Trump-Russia Collusion Narrative
The narrative created over the years primed people to be concerned that Russia might interfere in US internal affairs. Then-candidate Trump on the campaign trail advocated that the US and Russia could find common interests in the Middle East. The idea of cooperation created outrage that Trump would be collaborating with illiberal actors. Fears that Russia may have influenced the 2016 election triggered when Trump discussed Russia hacking his political opponents. The liberal world perceived Russian interference as an attack on liberal democracy by an illiberal power. To progressives and neoconservatives, the US is the leader of the world who “defines the rules and boundaries of proper behavior in international politics, while others simply follow the rules.” Both Trump’s 2016 campaign and Russia’s actions challenge the foreign policy ideas that progressives and neoconservatives hold dear.
Mainstream outlets saw Trump’s 2016 foreign policy rhetoric as a threat to the national values. Fear of the decline of liberal values and the US in the world created a paranoia. The accusations of Trump colluding with Russia is a nationalistic response to protect the US’ national identity. According to Tsygankov, the so-called “culture war” reflects a “national unease over America’s identity and future direction.” As George Freidman argues, the US lower classes no longer believe in the national values that are the foundation of the western world. Alternative national values are a threat to the elites who are supportive of liberal internationalism. It creates a black and white environment, and either one is with liberal democracy and hegemony or with multipolarity and fascism. Thus, the vigorous belief in liberal national values results in questioning those values next to impossible.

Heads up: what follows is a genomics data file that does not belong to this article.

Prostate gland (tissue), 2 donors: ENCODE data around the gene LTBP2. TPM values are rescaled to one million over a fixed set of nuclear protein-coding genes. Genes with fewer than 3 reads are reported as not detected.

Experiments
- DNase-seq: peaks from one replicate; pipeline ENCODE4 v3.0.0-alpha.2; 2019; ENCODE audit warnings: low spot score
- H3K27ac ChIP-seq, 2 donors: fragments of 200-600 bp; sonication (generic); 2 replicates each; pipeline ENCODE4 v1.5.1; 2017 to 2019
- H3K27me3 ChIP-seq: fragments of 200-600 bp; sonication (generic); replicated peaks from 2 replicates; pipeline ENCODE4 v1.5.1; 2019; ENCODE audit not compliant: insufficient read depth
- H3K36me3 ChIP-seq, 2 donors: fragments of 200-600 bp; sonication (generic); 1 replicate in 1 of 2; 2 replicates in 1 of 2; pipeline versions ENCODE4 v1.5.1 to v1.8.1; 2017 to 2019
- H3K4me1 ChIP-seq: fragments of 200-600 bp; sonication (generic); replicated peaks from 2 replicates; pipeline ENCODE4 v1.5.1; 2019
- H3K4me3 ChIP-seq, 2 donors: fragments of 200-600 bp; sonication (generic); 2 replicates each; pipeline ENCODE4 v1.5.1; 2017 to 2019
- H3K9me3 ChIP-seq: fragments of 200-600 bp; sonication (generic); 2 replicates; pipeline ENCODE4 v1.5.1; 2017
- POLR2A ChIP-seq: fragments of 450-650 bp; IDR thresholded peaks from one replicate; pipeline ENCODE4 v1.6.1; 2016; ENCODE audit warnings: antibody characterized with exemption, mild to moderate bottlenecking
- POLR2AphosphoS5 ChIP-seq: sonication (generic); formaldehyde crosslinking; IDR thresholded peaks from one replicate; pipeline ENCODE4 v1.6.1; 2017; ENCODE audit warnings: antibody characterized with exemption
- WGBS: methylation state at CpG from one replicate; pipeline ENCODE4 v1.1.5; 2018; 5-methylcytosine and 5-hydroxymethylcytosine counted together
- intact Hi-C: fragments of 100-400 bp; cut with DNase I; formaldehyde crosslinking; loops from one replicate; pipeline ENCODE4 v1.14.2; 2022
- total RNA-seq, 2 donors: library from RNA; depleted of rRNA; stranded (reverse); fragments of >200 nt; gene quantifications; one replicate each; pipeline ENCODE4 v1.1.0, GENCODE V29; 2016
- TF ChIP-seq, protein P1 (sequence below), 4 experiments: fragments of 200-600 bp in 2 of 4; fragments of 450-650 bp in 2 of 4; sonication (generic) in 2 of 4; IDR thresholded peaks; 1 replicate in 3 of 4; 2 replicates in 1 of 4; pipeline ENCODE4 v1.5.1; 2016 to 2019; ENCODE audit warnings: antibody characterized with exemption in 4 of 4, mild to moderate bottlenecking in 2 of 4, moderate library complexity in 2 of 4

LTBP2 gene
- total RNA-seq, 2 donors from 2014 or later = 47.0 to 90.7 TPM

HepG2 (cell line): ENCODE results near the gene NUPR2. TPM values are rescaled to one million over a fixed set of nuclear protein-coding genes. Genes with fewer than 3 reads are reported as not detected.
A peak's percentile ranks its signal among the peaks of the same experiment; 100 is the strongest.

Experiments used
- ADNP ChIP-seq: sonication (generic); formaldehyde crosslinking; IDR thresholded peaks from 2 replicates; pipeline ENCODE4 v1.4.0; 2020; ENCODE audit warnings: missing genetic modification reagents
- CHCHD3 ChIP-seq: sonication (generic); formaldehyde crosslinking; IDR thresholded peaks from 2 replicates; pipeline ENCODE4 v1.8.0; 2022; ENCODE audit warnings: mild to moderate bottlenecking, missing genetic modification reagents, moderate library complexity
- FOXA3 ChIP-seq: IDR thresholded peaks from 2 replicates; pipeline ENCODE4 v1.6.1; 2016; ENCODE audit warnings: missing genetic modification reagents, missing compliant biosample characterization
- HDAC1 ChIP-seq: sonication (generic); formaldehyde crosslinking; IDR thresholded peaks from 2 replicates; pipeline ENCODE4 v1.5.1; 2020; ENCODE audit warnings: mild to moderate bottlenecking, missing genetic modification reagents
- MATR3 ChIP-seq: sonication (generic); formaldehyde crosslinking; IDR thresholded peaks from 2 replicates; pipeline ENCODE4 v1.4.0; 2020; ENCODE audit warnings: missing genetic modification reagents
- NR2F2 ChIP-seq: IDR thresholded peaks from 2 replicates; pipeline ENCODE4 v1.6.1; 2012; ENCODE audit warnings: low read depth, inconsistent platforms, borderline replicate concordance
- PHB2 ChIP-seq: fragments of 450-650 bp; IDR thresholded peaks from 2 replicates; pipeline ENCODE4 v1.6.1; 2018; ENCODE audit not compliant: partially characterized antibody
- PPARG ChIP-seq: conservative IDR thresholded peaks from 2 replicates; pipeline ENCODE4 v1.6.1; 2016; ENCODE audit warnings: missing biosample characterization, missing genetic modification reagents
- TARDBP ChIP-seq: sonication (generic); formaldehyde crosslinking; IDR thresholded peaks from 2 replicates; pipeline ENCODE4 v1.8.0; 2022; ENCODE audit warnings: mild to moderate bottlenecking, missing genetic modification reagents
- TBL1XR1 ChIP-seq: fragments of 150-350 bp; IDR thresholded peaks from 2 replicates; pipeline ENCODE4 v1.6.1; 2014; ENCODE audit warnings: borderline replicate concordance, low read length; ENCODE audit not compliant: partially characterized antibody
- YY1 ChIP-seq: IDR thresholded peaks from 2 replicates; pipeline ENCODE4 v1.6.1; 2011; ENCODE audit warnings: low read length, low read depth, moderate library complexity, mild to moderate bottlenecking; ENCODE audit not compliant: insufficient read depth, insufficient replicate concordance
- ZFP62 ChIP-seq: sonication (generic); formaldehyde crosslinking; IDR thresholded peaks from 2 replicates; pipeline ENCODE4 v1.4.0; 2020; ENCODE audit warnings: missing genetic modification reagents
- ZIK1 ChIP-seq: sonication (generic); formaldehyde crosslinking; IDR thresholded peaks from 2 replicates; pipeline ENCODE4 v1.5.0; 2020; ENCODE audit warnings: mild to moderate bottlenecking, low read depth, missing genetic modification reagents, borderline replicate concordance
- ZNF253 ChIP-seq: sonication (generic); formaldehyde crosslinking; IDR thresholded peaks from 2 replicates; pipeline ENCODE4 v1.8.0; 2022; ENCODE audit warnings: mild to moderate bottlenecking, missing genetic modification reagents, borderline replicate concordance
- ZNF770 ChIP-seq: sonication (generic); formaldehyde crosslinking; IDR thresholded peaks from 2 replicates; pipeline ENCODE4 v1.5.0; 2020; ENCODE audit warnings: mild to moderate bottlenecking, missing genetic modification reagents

The US media, commentators, and certain government officials reinforced prejudices that have lasted a long time. In a broad overview both Russian and US media present only one side of the story. The US media paints Russia as a geopolitical threat to its national values and Trump as un-American. Tsygankov then asks if it is possible for each side to overcome historical and cultural legacies.
It will be difficult because “Societies that are armed with exclusive and nationalist visions and are prepared to scapegoat others tend to push governments toward confrontation and away from negotiations and search for compromise.” Thus as cultural war rages on in the US, it is unlikely for the recognition of the other to take place. Once there is respect and tolerance in a diverse and changing world, tensions between the various actors can ease.
71 Republic takes pride in distinctively independent journalism and editorials. Every dollar you give helps us grow our mission of providing reliable coverage. Please consider donating to our Patreon.